1. Covered call writing. Using stock or buy new shares, you sell someone else a call option that allows the buyer the right to buy your stock at a specified price You collect a cash premium to keep. That cash lessen your cost. Thus, if the stock declines in price, you may suffer a loss, but you are better off than if you merely owned the shares.
2. Cash-secured naked put writing. In this strategy, sell a put option on a stock you want to possess, opting a strike price representing the price you are willing to pay for stock. You may not buy the stock, but if you do not buy, you keep the premium as a consolation. If you keep enough cash to buy the shares then you are treated to be ‘cash-secured.’
3. Collar. A collar strategy is a covered call position, with the accumulation of a put. The put acts as an assurance policy and limit losses to a minimal and adjustable amount. Profits are also limited, but passionate investors find that it is a good trade-off to limit profits in return for limited losses.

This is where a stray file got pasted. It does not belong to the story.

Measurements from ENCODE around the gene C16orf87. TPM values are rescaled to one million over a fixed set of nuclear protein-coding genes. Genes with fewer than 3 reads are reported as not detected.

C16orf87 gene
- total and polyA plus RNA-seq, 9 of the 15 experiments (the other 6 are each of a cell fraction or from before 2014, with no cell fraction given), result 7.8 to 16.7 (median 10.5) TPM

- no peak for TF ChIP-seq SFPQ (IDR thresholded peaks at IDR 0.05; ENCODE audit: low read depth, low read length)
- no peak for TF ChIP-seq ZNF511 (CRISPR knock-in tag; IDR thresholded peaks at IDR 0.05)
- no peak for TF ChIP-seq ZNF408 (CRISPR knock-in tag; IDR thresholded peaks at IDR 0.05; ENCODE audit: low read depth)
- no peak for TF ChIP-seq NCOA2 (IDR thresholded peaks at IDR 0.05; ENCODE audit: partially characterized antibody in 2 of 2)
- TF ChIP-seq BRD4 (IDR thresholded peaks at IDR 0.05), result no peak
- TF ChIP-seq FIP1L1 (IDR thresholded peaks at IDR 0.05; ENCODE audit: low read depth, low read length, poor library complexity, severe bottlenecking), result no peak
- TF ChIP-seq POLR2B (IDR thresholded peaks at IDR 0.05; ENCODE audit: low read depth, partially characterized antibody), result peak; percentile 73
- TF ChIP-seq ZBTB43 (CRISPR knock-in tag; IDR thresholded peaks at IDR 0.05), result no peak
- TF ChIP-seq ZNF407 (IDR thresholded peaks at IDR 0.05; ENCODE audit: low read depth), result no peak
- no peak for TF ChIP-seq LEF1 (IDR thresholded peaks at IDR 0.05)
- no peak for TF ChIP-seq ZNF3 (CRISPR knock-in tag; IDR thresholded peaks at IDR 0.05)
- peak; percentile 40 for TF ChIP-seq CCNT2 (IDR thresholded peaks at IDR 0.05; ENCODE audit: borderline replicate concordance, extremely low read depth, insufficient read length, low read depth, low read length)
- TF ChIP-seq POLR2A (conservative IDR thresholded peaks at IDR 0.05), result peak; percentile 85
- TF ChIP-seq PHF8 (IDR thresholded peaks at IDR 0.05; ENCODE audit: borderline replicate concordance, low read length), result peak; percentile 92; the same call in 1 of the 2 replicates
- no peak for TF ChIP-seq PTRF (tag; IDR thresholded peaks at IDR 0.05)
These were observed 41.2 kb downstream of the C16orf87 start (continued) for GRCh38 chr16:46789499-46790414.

4. Credit spread. Credit spread is defined as The purchase of one call option, and the sale of the other. Or the purchase of one put option, and the sale of another. Both have the same expiration. It is called a credit spread because the investor accumulates cash for the trade. Thus, the higher priced option is sold, and a less expensive. This strategy has a market bias with limited profits and limited losses.